By a Newsnet reporter
Prime Minister David Cameron is coming under increasing pressure from senior figures within the Conservative party to firm up his promise to hold a referendum on EU membership after the next Westminster General Election and to adopt policies to retain Tory voters attracted by UKIP.
Alarmed by the rise of UKIP, and the loss of 335 Conservative council seats in Thursday’s local elections in England and Wales, the Conservatives are seeking ways to prevent the haemorrhaging of Tory voters to the right wing populist party, which seeks withdrawal from the EU and the effective abolition of the Scottish Parliament.
In an effort to forestall the rise of UKIP, Mr Cameron had already promised a referendum on the EU before 2017 if the Tories win the next election. However now senior Conservatives are urging the PM to pass the necessary legislation before the end of this parliament.
Many Conservative MPs argue that introducing legislation now is the best way of ensuring that voters can believe the party when it campaigns during the 2015 General Election. UKIP leader Nigel Farage has highlighted Mr Cameron’s failure to hold a referendum on the Lisbon Treaty, which the Prime Minister promised while leader of the opposition.
In an interview with the BBC, former Conservative cabinet minister Norman Tebbit accused Mr Cameron of taking the Conservatives “badly off track” and of getting too close to the Liberal Democrats. He claimed that many people were attracted by UKIP policies, which he described as “politics of the common ground”.
Mr Tebbit added:
“Most people in the country agree we are being mucked around by our friends in Brussels … most people think that immigration is too high … most think that welfare has got out of kilter.”
Mr Tebbit urged Mr Cameron to look at UKIP’s policies and consider which were “really Conservative policies that would be attractive to the party and its traditional voters. And there’s quite a lot of them.”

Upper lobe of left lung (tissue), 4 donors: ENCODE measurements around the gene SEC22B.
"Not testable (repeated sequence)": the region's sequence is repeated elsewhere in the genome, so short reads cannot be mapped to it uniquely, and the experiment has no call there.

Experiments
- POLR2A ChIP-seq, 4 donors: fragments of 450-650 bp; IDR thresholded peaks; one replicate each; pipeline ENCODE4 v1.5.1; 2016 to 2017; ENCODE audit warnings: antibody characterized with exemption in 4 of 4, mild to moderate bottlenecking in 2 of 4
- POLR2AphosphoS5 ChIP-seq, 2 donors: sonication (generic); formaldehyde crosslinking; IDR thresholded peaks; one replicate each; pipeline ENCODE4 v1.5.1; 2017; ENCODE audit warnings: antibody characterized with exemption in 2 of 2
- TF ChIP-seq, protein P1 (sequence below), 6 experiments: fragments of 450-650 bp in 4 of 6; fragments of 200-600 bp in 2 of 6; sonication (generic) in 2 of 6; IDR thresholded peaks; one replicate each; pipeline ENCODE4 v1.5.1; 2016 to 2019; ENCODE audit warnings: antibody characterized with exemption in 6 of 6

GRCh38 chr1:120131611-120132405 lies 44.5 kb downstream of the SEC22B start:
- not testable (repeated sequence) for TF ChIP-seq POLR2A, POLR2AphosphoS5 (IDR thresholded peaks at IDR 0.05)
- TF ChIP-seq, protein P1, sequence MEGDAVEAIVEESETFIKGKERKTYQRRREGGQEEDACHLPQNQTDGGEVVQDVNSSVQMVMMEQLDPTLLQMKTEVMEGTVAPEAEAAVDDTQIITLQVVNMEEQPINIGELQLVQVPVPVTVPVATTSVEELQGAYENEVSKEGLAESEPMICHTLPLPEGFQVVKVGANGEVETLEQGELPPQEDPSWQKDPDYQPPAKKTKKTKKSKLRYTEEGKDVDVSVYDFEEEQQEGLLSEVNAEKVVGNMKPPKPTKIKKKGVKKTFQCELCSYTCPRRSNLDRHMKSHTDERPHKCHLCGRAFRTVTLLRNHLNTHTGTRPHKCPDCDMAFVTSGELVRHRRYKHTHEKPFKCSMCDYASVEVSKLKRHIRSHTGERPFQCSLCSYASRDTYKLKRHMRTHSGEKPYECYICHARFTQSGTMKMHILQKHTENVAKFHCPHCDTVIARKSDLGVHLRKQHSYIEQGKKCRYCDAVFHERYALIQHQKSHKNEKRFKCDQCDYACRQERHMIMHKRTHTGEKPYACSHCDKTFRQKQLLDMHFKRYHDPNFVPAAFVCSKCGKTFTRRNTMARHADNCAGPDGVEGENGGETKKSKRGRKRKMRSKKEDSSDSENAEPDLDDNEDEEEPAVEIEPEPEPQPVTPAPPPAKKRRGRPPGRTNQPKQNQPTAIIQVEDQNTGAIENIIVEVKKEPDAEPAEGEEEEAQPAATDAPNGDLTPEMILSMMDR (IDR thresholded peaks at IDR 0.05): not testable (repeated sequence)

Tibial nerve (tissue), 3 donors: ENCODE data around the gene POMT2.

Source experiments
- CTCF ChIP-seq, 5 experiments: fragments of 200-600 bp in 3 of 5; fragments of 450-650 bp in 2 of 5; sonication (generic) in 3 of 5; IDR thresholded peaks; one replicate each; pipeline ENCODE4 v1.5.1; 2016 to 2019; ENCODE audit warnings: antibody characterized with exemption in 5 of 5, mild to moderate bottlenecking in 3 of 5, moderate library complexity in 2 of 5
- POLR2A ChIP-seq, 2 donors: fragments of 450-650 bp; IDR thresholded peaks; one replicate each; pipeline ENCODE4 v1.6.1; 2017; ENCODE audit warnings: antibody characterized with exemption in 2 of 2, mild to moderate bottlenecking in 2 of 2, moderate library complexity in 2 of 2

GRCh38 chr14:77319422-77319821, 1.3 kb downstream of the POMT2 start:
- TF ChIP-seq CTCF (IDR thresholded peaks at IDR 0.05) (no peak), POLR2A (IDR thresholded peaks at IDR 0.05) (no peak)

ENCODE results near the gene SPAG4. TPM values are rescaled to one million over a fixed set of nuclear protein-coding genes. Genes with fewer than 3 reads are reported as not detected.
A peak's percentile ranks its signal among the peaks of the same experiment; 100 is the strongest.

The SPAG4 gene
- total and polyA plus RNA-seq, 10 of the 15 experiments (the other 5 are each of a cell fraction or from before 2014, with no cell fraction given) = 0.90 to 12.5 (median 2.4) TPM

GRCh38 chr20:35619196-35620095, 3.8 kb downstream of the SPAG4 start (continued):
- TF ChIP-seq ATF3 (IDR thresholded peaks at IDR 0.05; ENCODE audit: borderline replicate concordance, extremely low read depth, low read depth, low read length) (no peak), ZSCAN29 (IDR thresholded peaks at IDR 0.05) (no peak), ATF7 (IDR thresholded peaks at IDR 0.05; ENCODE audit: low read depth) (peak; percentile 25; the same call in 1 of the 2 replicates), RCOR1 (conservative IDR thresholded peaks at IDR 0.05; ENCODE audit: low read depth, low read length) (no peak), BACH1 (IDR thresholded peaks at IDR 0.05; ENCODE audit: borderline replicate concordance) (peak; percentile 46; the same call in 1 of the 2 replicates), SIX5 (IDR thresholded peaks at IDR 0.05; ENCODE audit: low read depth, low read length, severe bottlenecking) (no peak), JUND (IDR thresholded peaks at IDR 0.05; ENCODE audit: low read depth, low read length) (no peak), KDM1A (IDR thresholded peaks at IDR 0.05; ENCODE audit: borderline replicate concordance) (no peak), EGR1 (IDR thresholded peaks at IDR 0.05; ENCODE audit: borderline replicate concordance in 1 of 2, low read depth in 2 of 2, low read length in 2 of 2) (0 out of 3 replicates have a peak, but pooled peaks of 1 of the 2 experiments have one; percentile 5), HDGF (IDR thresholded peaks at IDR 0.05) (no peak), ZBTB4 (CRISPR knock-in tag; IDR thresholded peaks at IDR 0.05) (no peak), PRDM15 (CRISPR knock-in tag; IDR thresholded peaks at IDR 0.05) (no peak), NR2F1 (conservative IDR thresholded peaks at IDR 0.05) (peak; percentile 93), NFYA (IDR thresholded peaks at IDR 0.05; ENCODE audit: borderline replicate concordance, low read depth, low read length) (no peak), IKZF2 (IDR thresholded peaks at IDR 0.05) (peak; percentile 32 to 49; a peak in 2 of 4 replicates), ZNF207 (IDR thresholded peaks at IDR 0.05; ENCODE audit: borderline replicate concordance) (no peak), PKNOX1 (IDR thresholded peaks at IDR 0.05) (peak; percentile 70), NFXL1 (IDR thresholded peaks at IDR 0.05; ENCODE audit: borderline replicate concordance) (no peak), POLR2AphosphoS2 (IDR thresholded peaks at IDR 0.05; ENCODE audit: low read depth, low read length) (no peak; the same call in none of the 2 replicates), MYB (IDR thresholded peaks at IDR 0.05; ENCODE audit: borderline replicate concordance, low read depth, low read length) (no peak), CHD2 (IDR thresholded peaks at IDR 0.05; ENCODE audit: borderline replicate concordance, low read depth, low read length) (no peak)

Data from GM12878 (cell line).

David Davis, the former Conservative leadership challenger, called on the Prime Minister to introduce legislation for an initial “mandate” referendum, which Mr Davies would like to take place next year, either ahead of, or simultaneously with, the European elections in May.
Speaking to the Observer newspaper, Mr Davies said that an early referendum would be an “absolute UKIP killer”, and added:
“It would massively reinforce the prime minister’s negotiating hand and put some steel in his back. He would be more likely to return from any negotiation with a good deal that would mean we stay in the EU.”
Speaking to the BBC, Conservative Home Secretary Theresa May also spoke in favour of a strengthened commitment to an EU referendum, and said:
“We can look at whether we can give some greater certainty in terms of the referendum. I think what we need to do is to be able to show people that we will hold that referendum, we will hold that referendum after the general election.”
The calls for the Prime Minister to adopt UKIP policies comes after UKIP made spectacular gains in the recent local elections, gaining 23% of the total vote share and 139 council seats.
However, despite the rise of the anti-EU party in England, and to some extent in Wales, there is little sign that UKIP are repeating the same success in Scotland.
Recent Scottish opinion polls have not shown any marked increase in UKIP support in Scotland. The party managed a mere 0.91% of the vote share in the regional seats in the last Holyrood elections in May 2011, and just 0.13% in the constituency seats.
UKIP’s policy for Scottish devolution would see the effective abolition of the Scottish Parliament. The party plans to abolish Holyrood elections and replace MSPs by a Grand Committee made up of Scottish Westminster MPs who would sit as “the Scottish Parliament”.
On its website, UKIP proclaims that it stands “four square behind the unity of England, Scotland, Wales and Northern Ireland” and dismissed support for the restoration of a sovereign Scottish state as “wee pretendy independence”.